Previous demographic studies show that men with HIV are consistently less likely to be diagnosed with HIV and less likely to take an HIV test. Understanding the factors that encourage men to test for HIV or make testing more accessible might help to improve testing uptake and HIV diagnosis in men in sub-Saharan Africa.

A team from the large PopART study looked at what factors had encouraged HIV testing during a door-to-door testing campaign in Zambia. They found that testing acceptance was strongly associated with acceptance by other adults (especially men) in the household.

A separate qualitative study from Zambia, exploring health-seeking behaviour among men aged 20-34, found that attitudes to health care and HIV testing were conditioned by fear of stigma and discrimination and of undignified death from AIDS. Men also reported feeling unwelcome in health facilities, being unable to obtain care from male healthcare providers and concerns about having to share facilities with women and children.

In Malawi, researchers looked at men's use of health facilities and HIV testing. It is often thought that men are hard for healthcare workers to reach because they don’t attend health facilities. Although 65% of male respondents had attended a health facility in the previous year and 82% in the previous two years, only 7% said they were offered an HIV test during a visit in the previous year. The lack of testing was most pronounced in men aged 15-24. Many of the men (41%) had attended the health facility as a guardian. Researchers suggested that men could be reached and offered testing during these visits.

Switching to Biktarvy maintains viral suppression in people aged 65 or over

Biktarvy in people aged 65 or over

People aged 65 or older who switched to the Biktarvy single-tablet regimen had a high probability of maintaining an undetectable viral load, researchers reported this week.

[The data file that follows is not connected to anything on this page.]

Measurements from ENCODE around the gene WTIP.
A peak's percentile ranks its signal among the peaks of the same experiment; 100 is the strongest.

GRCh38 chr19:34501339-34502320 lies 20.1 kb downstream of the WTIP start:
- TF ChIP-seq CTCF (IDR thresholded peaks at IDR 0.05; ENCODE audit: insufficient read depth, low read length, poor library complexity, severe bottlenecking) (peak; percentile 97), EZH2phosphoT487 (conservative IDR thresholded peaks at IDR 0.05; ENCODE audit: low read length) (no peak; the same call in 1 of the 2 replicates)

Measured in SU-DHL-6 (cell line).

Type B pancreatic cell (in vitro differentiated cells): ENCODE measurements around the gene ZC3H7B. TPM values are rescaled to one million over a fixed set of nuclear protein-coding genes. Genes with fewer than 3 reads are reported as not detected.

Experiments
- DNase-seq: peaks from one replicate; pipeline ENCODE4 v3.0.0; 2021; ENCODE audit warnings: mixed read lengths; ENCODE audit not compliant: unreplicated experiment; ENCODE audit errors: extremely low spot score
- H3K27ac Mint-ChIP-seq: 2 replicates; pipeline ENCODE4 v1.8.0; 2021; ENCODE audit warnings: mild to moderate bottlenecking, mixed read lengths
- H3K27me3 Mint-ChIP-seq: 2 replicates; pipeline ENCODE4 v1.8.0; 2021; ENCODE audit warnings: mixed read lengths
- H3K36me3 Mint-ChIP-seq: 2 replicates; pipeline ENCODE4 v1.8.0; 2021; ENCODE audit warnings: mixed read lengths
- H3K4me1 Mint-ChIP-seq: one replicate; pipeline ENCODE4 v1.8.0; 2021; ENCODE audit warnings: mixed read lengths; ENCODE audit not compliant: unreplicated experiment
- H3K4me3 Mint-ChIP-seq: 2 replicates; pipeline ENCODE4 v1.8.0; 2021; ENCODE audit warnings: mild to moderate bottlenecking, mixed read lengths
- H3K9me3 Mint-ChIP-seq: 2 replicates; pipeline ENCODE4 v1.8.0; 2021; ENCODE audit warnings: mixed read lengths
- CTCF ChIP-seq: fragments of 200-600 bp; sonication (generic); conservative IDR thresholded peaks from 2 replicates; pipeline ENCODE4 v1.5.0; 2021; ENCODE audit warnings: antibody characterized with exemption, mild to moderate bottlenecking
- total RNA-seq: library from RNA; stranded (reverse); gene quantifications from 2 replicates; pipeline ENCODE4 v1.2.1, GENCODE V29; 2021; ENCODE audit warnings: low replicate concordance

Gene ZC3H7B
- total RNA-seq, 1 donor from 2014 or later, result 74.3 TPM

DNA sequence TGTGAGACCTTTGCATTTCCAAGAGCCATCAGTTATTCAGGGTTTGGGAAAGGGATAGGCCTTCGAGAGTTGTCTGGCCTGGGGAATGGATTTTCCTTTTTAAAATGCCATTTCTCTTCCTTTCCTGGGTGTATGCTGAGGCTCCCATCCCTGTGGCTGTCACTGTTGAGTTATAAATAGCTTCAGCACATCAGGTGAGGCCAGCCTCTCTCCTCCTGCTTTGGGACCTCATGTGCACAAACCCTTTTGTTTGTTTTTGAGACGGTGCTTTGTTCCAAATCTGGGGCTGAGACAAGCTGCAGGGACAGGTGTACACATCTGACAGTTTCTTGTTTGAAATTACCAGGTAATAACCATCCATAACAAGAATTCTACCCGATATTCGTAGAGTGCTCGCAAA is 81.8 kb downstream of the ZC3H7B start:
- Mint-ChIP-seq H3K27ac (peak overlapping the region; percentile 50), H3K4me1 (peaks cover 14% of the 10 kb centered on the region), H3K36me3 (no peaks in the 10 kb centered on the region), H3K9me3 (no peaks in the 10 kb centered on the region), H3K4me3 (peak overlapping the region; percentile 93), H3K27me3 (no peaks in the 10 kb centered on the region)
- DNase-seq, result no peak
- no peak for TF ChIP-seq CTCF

As people with HIV live longer, they are more likely to develop additional health conditions and to be taking multiple medications. However, there are few data on antiretrovirals in people over the age of 65.

Biktarvy, approved in Europe in 2018, is a fixed-dose combination that contains the integrase inhibitor bictegravir, emtricitabine and tenofovir alafenamide (TAF) – a newer formulation of tenofovir that has fewer kidney and bone side effects but may lead to higher lipid levels and weight gain.

The analysis presented to the conference focused on 140 people aged 65 or older who switched from their current antiretroviral regimen to Biktarvy. Nearly 90% of the participants were men, most were white and the median age was 68 years. Many participants had other health conditions, including abnormal blood lipids (59%), hypertension (55%), cardiovascular disease (24%) and diabetes (22%).

At 48 weeks after switching to Biktarvy, 92% maintained viral suppression and none experienced treatment failure. The regimen was generally safe and well tolerated.

Recycling tenofovir better than switch to second-line zidovudine
Image: Haitian Global Health Alliance /

Recycling tenofovir better than switch to second-line zidovudine

Retaining tenofovir after the failure of first-line treatment rather than replacing it with zidovudine was associated with better retention in care, better adherence and better viral load suppression in people with HIV in Haiti, the conference heard this week.

World Health Organization guidelines recommend the use of tenofovir disoproxil fumarate (TDF) in first-line treatment in resource-limited settings. If first-line treatment fails, the guidelines recommend switching from tenofovir to zidovudine, but twice-daily dosing and the side effects of zidovudine make it an unattractive option.

An alternative second-line option is to recycle tenofovir as part of a new combination. Researchers carried out a retrospective review of 1017 adults in Haiti’s GHESKIO HIV clinic who experienced failure of a first-line regimen of tenofovir/lamivudine/efavirenz and who switched to second-line treatment containing either tenofovir or zidovudine, together with a protease inhibitor.

People who continued to take tenofovir were significantly more likely to have a viral load below 200 copies/ml 12 months after changing regimen. They also had significantly better adherence.

Analysis of outcomes according to the protease inhibitor in the new regimen showed that people who continued to take tenofovir and changed to once-daily atazanavir/ritonavir were significantly more likely than people who switched to zidovudine to be retained in care, to have good adherence and to have a viral load test result below 200 copies/ml after 12 months. In contrast, people who continued to take tenofovir but who took it with twice-daily lopinavir/ritonavir were significantly less likely to be retained in care than people who switched to zidovudine and did not have better adherence.